Update Nov. 25, 2021: Incorrect information about the verdicts was reported Wednesday. That information has been corrected.
After six hours of deliberations on Tuesday and a few hours Wednesday, the three men accused of murdering Ahmaud Arbery while he was running near his home in Brunswick, Ga., early last year have been found guilty.
Travis McMichael, 35 (who fired the shots that killed Arbery), his father, Gregory McMichael, 65, and William “Roddy” Bryan, Jr., 52, were charged with one count of malice murder, four counts of felony murder, two counts of aggravated assault and one count each of false imprisonment and criminal attempt to commit a felony. Travis McMichael was found guilty on all nine charges; Gregory McMichael was found not guilty of the single count of malice murder but guilty of all other eight charges; and Bryan was found guilty on three counts of felony murder and the less serious charges. (Even though Travis McMichael indisputably pulled the trigger, in Georgia accomplices can be charged with murder; Bryan faced the same charges as the McMichaels.)
JUST IN: A jury delivered guilty verdicts Wednesday on murder charges against three White men who chased and shot Ahmaud Arbery as the 25-year-old Black man jogged last year through their Glynn County, Georgia, neighborhood.https://t.co/zxiVB1pe2W
— CNN (@CNN) November 24, 2021
After Judge Timothy Walmsley read the verdicts against Travis McMichael, one spectator let out a whoop, after which the judge had him removed from the courtroom. He then cautioned spectators again against any kind of outburst before reading the verdicts against Gregory McMichael and Bryan.
According to a report by ABC News, “Unlike many states, Georgia doesn’t have degrees of murder, but instead has malice murder and felony murder. Neither requires prosecutors to prove an intent to kill.” Both carry a minimum sentence of life in prison, with no possibility of parole for 30 years. The prosecution did not seek the death penalty in this case.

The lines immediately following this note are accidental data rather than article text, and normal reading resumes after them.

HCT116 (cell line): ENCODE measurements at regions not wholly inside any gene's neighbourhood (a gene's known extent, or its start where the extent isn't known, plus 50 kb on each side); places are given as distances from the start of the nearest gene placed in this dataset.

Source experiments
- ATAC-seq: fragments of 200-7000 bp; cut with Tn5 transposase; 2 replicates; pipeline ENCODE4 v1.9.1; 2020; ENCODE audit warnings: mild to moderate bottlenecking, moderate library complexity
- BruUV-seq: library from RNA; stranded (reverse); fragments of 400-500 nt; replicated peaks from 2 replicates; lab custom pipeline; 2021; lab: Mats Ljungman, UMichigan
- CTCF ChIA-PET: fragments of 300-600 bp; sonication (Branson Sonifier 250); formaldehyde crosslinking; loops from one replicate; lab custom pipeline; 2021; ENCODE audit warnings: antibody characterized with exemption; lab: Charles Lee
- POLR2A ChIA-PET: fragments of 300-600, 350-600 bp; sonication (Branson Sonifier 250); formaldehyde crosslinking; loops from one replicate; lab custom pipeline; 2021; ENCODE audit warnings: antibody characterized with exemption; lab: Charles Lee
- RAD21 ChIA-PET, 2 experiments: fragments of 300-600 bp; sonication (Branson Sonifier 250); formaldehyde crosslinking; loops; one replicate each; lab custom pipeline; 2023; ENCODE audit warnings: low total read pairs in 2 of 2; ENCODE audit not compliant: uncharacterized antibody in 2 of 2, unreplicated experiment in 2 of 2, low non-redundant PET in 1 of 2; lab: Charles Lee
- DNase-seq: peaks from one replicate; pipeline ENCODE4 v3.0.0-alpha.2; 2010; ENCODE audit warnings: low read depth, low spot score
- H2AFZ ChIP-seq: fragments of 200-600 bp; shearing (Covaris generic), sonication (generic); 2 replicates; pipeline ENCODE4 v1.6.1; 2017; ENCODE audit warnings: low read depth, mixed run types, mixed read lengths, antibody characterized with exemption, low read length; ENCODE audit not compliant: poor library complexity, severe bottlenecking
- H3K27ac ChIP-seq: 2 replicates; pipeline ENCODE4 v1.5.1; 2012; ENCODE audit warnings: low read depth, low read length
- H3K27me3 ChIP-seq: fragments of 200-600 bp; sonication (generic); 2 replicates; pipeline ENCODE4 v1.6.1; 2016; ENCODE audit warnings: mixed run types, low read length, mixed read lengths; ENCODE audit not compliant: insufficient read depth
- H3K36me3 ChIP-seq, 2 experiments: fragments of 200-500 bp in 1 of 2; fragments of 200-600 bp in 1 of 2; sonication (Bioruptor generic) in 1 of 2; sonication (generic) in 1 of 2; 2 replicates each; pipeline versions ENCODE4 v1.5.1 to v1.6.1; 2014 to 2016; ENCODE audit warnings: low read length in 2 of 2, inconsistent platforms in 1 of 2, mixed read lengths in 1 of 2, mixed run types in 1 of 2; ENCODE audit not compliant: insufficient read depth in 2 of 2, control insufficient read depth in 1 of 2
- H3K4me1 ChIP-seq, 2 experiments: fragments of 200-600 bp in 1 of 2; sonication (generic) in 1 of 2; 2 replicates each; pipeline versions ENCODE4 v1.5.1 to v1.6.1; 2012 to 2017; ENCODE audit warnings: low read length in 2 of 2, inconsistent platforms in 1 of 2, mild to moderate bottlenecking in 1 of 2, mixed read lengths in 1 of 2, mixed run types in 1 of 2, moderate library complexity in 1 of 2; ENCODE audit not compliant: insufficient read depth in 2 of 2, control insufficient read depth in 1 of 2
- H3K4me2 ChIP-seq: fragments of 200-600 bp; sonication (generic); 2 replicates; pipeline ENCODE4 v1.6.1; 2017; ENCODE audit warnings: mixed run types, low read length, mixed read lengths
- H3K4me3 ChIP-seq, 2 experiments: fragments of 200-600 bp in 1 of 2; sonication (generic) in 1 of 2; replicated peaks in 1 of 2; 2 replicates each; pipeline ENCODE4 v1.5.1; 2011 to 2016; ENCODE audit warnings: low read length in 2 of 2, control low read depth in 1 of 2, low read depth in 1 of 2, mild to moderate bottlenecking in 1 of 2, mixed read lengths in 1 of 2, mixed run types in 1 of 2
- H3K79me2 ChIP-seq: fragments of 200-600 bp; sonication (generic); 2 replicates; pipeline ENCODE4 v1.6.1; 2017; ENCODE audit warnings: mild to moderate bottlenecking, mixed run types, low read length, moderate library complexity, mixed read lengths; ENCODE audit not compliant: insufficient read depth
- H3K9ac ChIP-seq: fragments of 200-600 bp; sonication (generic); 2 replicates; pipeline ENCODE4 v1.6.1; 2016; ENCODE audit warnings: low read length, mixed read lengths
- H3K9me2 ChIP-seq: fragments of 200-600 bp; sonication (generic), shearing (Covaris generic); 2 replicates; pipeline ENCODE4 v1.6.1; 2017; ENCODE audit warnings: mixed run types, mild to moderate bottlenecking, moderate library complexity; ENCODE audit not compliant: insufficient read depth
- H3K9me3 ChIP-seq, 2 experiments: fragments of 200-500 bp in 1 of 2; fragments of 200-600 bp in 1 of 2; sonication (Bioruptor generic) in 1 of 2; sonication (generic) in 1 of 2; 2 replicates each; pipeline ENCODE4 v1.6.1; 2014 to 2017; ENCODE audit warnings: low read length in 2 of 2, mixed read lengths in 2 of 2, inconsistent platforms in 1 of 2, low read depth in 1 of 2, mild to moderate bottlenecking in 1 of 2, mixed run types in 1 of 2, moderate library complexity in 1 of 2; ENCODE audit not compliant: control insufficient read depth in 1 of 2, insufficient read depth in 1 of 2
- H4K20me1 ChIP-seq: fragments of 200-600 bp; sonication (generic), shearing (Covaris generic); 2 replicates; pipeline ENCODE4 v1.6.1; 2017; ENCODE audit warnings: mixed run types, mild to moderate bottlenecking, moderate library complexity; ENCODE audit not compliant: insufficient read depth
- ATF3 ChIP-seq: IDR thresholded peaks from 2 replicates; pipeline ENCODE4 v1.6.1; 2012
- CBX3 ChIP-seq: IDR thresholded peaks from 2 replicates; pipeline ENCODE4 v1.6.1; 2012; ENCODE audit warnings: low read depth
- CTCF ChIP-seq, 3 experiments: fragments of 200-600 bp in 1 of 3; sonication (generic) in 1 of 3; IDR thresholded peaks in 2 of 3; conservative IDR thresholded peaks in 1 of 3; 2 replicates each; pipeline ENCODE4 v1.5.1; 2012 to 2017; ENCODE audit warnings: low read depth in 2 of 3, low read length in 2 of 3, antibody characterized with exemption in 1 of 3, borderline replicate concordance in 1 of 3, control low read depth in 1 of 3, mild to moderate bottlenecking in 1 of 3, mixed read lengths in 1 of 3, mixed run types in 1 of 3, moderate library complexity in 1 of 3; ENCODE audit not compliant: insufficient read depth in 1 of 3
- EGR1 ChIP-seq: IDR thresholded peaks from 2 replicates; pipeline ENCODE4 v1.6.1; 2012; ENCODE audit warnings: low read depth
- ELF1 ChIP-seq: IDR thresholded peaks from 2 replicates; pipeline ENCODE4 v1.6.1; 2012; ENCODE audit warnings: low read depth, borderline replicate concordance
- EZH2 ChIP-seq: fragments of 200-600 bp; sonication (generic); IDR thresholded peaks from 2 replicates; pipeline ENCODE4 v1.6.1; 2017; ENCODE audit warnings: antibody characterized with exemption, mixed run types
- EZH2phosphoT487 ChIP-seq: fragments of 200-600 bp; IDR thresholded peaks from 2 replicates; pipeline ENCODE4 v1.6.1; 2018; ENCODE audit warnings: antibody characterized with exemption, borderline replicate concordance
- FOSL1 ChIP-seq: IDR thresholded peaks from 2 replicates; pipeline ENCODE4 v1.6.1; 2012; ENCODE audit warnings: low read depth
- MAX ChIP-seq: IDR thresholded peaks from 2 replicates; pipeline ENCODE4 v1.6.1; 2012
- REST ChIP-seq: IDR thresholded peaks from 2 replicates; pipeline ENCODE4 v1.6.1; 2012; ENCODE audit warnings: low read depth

The 25-year-old Arbery was stalked, ambushed and shot to death while out for a jog on Feb. 23, 2020, but it wasn’t until Bryan’s cellphone video of the murder emerged two months later that the case gained international attention. The video sparked a public outcry, but charges against the three men were not brought until more than a year later.
The defense claimed the McMichaels suspected Arbery of being a burglar, and that they were attempting to make a citizen’s arrest when they grabbed their guns and chased him down in their truck.
The trial lasted eight days, and 23 witnesses were called. Travis McMichael was the only defendant to testify. The trial attracted a number of prominent Black pastors, including the Rev. Jesse Jackson and the Rev. Al Sharpton.
In further explaining the charges against the McMichaels and Bryan, the ABC News report goes on to distinguish between malice murder and felony murder:
“Malice murder is when a person “unlawfully and with malice aforethought, either express or implied, causes the death of another human being.” No evidence of premeditation is required.
“Express malice involves an intent to kill. Implied malice is when the there is “no considerable provocation” and the circumstances of the killing “show an abandoned and malignant heart,” which essentially means the person has acted with extreme recklessness even if there was no intent to kill, said Georgia State University law professor Russell Covey.
“Felony murder applies when someone who has no plans to kill intentionally commits another felony and a person dies as a result. The person must be convicted of the underlying felony to be found guilty of felony murder.”
The three men have also been charged with hate crimes, and will be tried federally in 2022.